Hannah Kiddoo 2015-09-30 02:07:56
Head in the Game A Stafford attorney helps athletes navigate the world of professional sports. Deborah Crain’s days start early and end late with email; if it’s 6 a.m. at her home near Houston, it’s 2 p.m. in Bahrain, and she wants to respond to requests from international coaches and general managers as quickly as possible. In addition to being a business and tax attorney, Crain is a licensed NBA agent and heads her own business, Kingdom Works Sports Agency. Her clients—currently six athletes who have competed in the National Basketball Association Development League and in overseas clubs—depend on her to negotiate contracts and business deals, steer them away from unscrupulous offers, and plan for life after retirement. Juggling two careers takes effort—she describes her routine as “law by day, basketball by night and early morning”—but Crain, a former high school state volleyball champ and sports junkie, is living her dream. When Crain entered law school at Louisiana State University in 1999, she was intent on practicing sports law. After graduation, however, she landed at a private practice focused on business, insurance, and tax matters, and the plan began to fade. In 2009, following the loss of her father and post Hurricane Gustav, Crain relocated to Texas to open her own business and tax law firm. Connecting with new clients, including retired NBA players, resurrected her desire to work with athletes. Four years later, she was licensed as an NBA agent. You grew up around athletics. What does that background mean in your work as an agent? I tell my business clients: If you are passionate about what you do, you will be great. My dad, as a coach, taught me to push harder than anyone else. If you want to be great, you must work harder, fight more, and be determined to accomplish your goal, regardless of what the obstacles are. The athletes who I represent have the same philosophy. Why did you decide to represent NBA players? I specifically chose the NBA because of my relationship with a retired player and my love for the sport. In addition to my NBA license, I have my FIBA license, which is the international counterpart of basketball. Many retired NBA players will continue to play overseas. One of my players, Jacob Holmen, just finished his season with the Goldfields Giants in Australia, where the team went all the way to their version of the final four. Another one of my players, Quinton Doggett, a former NBA D-League player, will be playing in Bahrain this fall. What are the steps to becoming licensed? For the NBA, you need to have a four-year degree or sufficient negotiating experience. You must also meet several other requirements, including moral fitness, and pay their fees. If you are interested in becoming an agent, make sure you determine what specific rules govern that sport before you attempt to represent any players. How do you find clients? Having a sports agency is like having a talent agency. You spend a considerable amount of time going through biographies to determine which players fit. I wish we could represent them all; however, if you are going to do a good job, you must only select players that you can fully commit to and likewise are committed to you. It is better to develop your reputation as someone who will do a good job for the ones you have rather than having a long list of those you do nothing for. You have an almost familial bond with the players that you represent. Can you share an example? Last year, Quinton and I traveled around to different tryouts. We had an opportunity to spend a lot of time getting to know one another. When he had a tryout with the Rockets, he stayed at my house for a few days. He proceeded to shoot some hoops in the front yard with my children. Within 15 minutes, just about every kid on my street was out there with him. It was awesome. What do you enjoy most about working as an agent? I love the relationships I have with my players and seeing their dreams come true. My family and I went to watch Ta’Quan Zimmerman, a client of mine and the point guard for the Idaho Stampede (D-League), play in Austin. I cannot even begin to express my joy seeing him sink his three-point shot, run the offense, and read the defense to execute effective plays. I felt like, that’s my boy out there. How does being an agent impact your law practice? There are seasons in sports when the agency gets more active, and I do not take on more business litigation than I can effectively handle during that time. You have to practice the art of saying no. It is better to turn a potential client down than to promise to do the work and either not do it or not do a very good job of it. You must know your limits.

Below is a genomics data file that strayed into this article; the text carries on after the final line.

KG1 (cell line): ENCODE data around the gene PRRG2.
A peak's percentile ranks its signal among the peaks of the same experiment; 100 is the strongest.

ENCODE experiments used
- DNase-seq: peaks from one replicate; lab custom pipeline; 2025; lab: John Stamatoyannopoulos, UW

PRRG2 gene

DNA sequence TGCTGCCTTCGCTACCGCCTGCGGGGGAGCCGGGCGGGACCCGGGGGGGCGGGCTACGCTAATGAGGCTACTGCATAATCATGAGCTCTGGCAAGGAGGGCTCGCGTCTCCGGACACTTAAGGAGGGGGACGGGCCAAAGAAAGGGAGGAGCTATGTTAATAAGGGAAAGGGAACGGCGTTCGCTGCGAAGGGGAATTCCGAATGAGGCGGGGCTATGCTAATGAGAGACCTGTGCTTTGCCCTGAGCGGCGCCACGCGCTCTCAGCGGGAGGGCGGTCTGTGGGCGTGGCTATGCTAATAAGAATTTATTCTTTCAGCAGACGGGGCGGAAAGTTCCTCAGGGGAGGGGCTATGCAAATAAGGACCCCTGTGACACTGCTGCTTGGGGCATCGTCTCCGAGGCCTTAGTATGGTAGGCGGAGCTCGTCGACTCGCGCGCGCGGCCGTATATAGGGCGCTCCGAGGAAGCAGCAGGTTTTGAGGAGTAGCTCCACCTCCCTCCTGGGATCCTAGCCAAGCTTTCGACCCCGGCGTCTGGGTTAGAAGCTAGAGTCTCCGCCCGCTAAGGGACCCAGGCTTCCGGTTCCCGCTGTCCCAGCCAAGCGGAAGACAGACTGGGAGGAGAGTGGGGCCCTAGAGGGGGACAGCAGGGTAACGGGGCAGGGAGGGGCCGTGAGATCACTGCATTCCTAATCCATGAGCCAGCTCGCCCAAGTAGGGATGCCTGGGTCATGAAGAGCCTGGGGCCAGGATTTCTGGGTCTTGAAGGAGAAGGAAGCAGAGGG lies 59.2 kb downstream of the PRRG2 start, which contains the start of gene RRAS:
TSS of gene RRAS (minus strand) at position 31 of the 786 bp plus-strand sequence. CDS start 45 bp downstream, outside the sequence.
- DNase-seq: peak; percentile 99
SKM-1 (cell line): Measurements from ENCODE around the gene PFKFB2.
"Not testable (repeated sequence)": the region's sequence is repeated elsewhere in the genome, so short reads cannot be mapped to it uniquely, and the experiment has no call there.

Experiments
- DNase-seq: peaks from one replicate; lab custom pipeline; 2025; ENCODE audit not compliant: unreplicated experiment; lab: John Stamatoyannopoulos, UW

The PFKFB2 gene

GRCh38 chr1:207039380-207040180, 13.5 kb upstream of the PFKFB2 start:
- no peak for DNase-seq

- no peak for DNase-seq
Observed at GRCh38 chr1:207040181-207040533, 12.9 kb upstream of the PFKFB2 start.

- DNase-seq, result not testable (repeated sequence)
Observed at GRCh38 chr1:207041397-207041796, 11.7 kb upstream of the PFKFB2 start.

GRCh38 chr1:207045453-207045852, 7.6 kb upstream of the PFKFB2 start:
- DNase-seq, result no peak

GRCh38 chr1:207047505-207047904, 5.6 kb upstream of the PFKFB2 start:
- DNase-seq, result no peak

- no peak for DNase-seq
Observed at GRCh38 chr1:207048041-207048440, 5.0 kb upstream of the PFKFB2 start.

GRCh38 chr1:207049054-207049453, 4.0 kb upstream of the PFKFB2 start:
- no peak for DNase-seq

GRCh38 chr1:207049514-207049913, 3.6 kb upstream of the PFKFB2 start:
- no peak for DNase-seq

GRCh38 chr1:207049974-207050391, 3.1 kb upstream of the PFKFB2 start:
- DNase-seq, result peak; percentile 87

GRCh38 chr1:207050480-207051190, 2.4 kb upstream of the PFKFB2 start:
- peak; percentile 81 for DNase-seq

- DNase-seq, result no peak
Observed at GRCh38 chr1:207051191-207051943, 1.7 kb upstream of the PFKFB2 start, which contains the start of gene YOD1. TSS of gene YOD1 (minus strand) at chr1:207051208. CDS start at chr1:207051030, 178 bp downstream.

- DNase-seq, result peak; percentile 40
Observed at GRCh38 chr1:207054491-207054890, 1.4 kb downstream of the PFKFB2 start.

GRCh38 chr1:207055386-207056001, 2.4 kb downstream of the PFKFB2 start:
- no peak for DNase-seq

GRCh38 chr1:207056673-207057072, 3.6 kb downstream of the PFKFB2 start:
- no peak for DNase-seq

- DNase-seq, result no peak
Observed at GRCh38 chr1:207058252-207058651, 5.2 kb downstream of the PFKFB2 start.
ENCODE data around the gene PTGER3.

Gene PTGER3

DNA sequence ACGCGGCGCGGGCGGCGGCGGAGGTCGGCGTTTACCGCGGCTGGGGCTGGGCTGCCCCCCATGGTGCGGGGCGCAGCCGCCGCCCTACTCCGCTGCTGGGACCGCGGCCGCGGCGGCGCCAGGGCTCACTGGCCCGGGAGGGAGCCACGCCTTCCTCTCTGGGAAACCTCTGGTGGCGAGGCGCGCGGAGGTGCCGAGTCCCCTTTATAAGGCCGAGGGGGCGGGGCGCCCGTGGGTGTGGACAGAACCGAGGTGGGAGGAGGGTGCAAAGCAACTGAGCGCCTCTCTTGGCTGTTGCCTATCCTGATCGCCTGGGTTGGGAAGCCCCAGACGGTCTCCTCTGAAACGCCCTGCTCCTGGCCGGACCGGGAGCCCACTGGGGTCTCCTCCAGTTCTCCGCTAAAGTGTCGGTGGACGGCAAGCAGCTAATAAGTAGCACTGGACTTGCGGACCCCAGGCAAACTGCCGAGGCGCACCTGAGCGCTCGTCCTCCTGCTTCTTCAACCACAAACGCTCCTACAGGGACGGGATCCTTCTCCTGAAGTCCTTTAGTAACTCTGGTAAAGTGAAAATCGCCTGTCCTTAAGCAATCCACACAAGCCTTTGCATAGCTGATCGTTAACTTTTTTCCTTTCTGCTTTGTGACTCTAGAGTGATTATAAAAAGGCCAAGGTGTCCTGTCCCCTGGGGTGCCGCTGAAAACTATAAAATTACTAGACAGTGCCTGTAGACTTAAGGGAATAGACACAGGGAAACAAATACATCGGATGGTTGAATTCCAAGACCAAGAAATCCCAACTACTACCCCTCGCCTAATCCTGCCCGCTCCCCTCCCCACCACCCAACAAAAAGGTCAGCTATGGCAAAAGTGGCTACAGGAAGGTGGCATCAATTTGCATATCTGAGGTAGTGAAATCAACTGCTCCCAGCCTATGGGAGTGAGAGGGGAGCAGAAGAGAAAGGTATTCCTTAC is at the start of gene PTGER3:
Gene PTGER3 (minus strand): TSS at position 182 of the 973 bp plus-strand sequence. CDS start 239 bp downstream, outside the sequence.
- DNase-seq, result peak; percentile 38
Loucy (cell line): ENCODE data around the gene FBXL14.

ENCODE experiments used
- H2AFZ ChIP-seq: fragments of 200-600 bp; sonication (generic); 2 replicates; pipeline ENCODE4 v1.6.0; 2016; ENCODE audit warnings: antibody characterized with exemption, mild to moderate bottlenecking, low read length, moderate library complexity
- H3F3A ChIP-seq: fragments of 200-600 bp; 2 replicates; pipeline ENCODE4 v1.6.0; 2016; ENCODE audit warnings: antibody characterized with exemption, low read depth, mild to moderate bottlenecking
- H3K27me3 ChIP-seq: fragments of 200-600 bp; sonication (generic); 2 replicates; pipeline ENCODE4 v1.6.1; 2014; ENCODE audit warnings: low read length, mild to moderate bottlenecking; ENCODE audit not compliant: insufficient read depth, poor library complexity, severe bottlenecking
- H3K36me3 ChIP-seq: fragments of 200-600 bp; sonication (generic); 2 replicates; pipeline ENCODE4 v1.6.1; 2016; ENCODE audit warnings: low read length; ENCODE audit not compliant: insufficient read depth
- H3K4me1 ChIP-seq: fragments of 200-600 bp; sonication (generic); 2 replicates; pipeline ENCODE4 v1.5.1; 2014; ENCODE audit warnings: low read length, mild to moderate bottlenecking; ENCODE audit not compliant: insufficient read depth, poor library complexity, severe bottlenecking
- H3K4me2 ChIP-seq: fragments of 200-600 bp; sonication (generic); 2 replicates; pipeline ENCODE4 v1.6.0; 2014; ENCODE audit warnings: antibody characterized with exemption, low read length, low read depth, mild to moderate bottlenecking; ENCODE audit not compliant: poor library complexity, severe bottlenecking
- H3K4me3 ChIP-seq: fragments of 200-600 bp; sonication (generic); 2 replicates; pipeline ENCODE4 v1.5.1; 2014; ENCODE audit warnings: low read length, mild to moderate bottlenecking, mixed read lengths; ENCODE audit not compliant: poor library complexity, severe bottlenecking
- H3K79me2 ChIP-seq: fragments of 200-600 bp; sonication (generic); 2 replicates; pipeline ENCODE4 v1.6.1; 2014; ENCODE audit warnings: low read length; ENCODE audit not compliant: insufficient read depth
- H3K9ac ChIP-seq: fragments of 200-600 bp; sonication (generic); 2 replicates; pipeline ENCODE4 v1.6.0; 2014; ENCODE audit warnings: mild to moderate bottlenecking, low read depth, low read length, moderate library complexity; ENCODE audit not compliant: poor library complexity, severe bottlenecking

Published by State Bar of Texas. View All Articles.
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